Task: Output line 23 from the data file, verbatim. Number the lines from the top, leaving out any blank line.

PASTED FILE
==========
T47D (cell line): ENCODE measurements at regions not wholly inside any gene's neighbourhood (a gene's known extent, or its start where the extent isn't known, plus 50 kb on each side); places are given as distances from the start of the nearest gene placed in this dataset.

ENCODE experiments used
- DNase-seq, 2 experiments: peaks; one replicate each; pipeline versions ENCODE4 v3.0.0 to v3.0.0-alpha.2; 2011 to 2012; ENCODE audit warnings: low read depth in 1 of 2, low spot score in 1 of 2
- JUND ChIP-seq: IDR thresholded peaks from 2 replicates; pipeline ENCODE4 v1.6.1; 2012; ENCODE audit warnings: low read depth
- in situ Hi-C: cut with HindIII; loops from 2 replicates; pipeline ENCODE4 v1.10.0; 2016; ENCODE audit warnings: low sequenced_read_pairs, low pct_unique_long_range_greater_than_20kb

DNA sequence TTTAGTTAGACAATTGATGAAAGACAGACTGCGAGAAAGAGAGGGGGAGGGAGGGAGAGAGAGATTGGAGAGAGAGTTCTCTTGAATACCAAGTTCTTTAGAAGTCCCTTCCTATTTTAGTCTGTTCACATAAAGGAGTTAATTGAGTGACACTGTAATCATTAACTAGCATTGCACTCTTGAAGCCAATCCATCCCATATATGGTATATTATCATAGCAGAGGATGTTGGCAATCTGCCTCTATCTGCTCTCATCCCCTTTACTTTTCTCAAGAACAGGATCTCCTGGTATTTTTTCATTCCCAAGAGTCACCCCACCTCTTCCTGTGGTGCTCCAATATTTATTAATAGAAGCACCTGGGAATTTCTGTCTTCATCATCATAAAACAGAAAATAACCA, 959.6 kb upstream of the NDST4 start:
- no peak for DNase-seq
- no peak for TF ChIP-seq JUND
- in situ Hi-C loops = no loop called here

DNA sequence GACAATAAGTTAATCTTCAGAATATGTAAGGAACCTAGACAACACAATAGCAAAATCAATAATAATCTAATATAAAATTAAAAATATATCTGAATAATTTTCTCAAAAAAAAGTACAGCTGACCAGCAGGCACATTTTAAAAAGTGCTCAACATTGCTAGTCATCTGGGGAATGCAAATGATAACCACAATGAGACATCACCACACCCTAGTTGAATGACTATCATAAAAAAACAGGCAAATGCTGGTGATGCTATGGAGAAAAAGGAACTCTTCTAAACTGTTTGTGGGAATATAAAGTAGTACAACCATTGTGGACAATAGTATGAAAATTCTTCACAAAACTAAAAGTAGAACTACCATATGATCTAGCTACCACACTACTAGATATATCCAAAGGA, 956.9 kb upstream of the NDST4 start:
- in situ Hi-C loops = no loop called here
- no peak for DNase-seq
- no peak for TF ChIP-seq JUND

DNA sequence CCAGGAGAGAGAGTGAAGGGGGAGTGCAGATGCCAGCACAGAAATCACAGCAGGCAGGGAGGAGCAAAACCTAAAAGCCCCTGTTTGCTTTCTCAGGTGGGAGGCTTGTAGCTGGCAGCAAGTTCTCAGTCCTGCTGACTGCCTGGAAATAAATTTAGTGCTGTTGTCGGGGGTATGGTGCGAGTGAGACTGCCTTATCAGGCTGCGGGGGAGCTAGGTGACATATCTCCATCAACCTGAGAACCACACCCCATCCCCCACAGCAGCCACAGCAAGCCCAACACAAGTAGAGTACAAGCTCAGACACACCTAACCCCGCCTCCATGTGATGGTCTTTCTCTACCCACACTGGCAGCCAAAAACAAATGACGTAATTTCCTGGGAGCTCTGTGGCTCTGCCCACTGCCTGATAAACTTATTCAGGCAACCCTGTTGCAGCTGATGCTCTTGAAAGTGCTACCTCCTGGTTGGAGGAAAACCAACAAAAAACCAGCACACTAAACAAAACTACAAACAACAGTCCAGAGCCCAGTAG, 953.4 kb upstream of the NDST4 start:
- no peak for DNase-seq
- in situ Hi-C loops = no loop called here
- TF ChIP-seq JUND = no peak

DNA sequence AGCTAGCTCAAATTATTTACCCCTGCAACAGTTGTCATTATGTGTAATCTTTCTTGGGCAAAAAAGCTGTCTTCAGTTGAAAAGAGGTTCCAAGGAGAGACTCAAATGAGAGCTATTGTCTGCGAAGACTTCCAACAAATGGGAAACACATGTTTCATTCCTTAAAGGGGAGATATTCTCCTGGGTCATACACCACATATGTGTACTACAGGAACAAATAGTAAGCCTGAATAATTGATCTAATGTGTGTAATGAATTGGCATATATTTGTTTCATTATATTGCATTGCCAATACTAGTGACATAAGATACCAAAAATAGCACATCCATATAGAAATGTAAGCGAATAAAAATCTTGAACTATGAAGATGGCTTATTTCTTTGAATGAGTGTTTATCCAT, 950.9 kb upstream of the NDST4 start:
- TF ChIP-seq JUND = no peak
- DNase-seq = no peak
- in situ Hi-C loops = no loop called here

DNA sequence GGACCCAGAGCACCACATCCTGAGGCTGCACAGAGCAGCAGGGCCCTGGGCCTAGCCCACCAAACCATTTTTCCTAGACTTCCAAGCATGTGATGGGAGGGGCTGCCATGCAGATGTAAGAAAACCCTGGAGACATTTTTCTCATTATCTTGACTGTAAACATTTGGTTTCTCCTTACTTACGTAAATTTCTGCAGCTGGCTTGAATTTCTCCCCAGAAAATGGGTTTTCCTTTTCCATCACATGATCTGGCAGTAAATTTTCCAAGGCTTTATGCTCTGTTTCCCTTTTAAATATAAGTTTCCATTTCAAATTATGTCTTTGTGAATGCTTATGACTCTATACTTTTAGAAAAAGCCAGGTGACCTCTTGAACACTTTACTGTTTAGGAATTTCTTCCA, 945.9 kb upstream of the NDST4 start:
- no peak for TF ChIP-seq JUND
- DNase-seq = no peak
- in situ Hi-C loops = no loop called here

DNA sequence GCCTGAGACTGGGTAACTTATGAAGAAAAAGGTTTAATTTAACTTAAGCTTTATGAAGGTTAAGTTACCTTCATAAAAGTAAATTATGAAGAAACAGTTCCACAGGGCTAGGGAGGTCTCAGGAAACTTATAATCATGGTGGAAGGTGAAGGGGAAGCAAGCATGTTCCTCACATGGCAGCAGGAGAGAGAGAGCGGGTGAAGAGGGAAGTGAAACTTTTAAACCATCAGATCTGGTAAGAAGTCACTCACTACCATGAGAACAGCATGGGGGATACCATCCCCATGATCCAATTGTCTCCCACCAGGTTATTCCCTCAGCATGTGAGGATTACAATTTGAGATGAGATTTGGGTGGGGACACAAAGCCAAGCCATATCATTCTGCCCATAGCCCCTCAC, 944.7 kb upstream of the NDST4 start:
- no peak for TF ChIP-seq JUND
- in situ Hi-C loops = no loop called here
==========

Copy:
- no peak for TF ChIP-seq JUND